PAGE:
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After ‘Empire’ actor’s alleged assault, his upset fans are coming to the aid of NC college

Empire star Jussie Smollett says he was attacked by men who used racial and homophobic slurs

Chicago Police are searching for assailants who attacked "Empire" star Jussie Smollett early Tuesday morning and say they are investigating as a "possible hate crime."
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Chicago Police are searching for assailants who attacked "Empire" star Jussie Smollett early Tuesday morning and say they are investigating as a "possible hate crime."

The campaign to save North Carolina’s Bennett College has drawn some high-profile supporters, including Jussie Smollett, the “Empire” actor who this week reported he was attacked in Chicago by two masked men who uttered racial and homophobic slurs.

Now supporters of Smollett are giving to Bennett in his honor, according to social media posts under the school’s campaign slogan, #StandWithBennett.

One Twitter user identified only as @RamblinRobin tweeted a receipt of a gift to Bennett, adding, “Because of the evil wrought upon you last night, I came to your Twitter, saw your re-tweet of @donnabrazile, researched @BennettCollege, and just finished my donation. Good acts will beat evil ones.”

The historically black college in Greensboro — one of only two all-women HBCUs in the nation — has until Feb. 1 to raise a total of $5 million in an effort to try to hold onto its accreditation. In December, the Southern Association of Colleges and Schools Commission on Colleges notified Bennett that its accreditation was revoked because of a lack of financial resources. The college had been on probation for the previous two years, and a loss of accreditation could lead to Bennett’s closure.

In recent weeks, Jussie Smollett, his brother Jake Smollett and sister Jazz Smollett joined in the campaign to help raise awareness of the school’s plight. They wore navy blue “Stand with Bennett” T-shirts in photos posted to Twitter. Jussie and Jazz Smollett appeared with Bennett College President Phyllis Dawkins in an interview with the Rev. Al Sharpton on MSNBC earlier this week.

“We can raise this amount. I’m fired up, ready to go,” Smollett said on MSNBC, adding, “I think that we have a very real opportunity right now to continue to uplift the education of women, and black women specifically.”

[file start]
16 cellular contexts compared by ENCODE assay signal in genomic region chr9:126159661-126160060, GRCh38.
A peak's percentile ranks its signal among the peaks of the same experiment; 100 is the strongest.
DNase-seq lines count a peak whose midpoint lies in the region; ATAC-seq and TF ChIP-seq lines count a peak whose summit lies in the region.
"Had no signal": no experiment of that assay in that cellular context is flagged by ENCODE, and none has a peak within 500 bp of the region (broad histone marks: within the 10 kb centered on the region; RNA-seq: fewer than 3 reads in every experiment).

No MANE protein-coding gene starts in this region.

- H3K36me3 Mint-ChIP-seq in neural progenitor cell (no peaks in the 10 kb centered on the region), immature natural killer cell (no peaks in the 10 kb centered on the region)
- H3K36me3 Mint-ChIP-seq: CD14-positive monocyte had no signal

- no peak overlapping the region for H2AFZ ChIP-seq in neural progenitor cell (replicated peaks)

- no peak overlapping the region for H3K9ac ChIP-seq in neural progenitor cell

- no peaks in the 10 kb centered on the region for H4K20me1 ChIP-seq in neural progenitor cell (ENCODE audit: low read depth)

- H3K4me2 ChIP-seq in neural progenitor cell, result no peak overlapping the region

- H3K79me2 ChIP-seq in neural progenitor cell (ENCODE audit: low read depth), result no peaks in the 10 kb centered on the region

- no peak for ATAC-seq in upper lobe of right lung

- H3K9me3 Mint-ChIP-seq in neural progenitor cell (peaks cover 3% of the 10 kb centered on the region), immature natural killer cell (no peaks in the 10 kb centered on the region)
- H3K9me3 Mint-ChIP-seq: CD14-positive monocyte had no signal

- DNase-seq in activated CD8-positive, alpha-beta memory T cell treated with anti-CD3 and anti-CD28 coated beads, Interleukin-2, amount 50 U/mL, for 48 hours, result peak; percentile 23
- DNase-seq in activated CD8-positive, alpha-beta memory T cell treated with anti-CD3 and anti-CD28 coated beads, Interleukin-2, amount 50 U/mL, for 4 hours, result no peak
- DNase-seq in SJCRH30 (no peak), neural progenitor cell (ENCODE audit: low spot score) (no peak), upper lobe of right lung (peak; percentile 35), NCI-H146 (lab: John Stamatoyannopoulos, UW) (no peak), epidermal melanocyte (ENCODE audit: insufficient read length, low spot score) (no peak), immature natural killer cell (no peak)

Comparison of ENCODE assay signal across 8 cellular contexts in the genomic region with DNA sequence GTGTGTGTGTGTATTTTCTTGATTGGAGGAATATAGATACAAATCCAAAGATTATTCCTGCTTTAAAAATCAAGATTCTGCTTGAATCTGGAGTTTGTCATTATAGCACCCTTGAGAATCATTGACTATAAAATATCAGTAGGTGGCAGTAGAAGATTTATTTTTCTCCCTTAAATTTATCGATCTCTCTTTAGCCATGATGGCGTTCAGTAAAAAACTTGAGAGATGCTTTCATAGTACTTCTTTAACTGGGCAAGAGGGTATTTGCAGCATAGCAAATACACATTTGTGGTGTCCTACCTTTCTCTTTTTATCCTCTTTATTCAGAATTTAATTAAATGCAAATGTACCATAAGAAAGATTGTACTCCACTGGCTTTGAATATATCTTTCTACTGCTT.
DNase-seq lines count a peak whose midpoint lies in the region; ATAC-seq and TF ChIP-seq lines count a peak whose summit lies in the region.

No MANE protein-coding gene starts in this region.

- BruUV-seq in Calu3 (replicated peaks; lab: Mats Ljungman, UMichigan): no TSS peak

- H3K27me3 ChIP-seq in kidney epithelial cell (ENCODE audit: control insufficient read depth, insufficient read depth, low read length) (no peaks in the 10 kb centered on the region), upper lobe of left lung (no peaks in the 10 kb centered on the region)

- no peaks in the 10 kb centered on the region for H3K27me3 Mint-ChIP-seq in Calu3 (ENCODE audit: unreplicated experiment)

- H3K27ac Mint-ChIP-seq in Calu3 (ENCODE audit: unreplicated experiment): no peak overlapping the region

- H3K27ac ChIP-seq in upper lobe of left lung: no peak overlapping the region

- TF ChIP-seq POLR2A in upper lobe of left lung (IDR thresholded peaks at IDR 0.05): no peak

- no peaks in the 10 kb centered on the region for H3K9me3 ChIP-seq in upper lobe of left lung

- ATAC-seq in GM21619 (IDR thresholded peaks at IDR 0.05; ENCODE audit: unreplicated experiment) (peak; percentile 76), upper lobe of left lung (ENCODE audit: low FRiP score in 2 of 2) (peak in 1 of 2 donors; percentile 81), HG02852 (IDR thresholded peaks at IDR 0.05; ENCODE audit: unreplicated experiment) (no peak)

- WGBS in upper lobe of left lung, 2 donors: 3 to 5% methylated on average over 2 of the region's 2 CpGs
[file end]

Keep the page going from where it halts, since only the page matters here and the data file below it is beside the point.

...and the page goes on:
The program was broadcast two days before a bizarre alleged assault on the TV star and singer, in which Smollett said assailants hit him, poured a chemical substance on him and put a rope around his neck. Chicago police said they were investigating it as a possible hate crime.

Smollett, who is black and openly gay, plays a gay character on the popular Fox drama about an African-American family in the recording industry.

On Wednesday night, a Chicago police spokesman tweeted a new development in the case, saying detectives located a surveillance camera “that shows potential persons of interest wanted for questioning” in the assault.

The incident prompted outrage and support for Smollett across social media, and in turn, some of his fans are showing their affection for him by donating to Bennett.

One alumna, identified as Azuree Bateman, tweeted: “You #StandwithBennett and now we stand with you! My heart literally hurts right now. Nobody deserves this. Prayers up for a peace of mind and the strength to continue on in this crazy world.”

In an interview Wednesday, Dawkins said the college had reached out to Smollett’s family to offer well wishes for a quick recovery.

The college had raised $3.2 million as of Wednesday, including $500,000 from Papa John’s Foundation and $500,000 from the Z. Smith Reynolds Foundation, Dawkins said.

Individual churches were dropping off checks of as much as $50,000, and Alpha Kappa Alpha, an African American sorority, sent $100,000. Wells Fargo Bank donated $50,000. Other historically black colleges had challenged students to give $1, and Guilford County schools’ teachers collected more than $8,000.

The college’s staff will be working through the weekend to tally contributions and prepare an appeal to the accrediting body that will be sent in the next few days, Dawkins said.

“We do want to be able to count every dollar that comes in,” she said.

Bennett has seen a 16 percent enrollment growth this year, and actually had a budget surplus last year, Dawkins said. But the college has struggled financially for years.

The college should know in February whether its appeal is successful. If not, Bennett could file a lawsuit and seek accreditation through another organization for Christian schools. Then, Dawkins said, the college will “re-engineer” itself to survive in the future.

Meanwhile, recruiting for next year’s class continues. Dawkins said 4,000 students had applied for admission and 2,000 have been accepted.

“At Bennett College, we just provide a good experience for our students,” Dawkins said.

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Jane Stancill has reported on higher ed for The News & Observer for 20 years. She has won state and national awards for her coverage of education.


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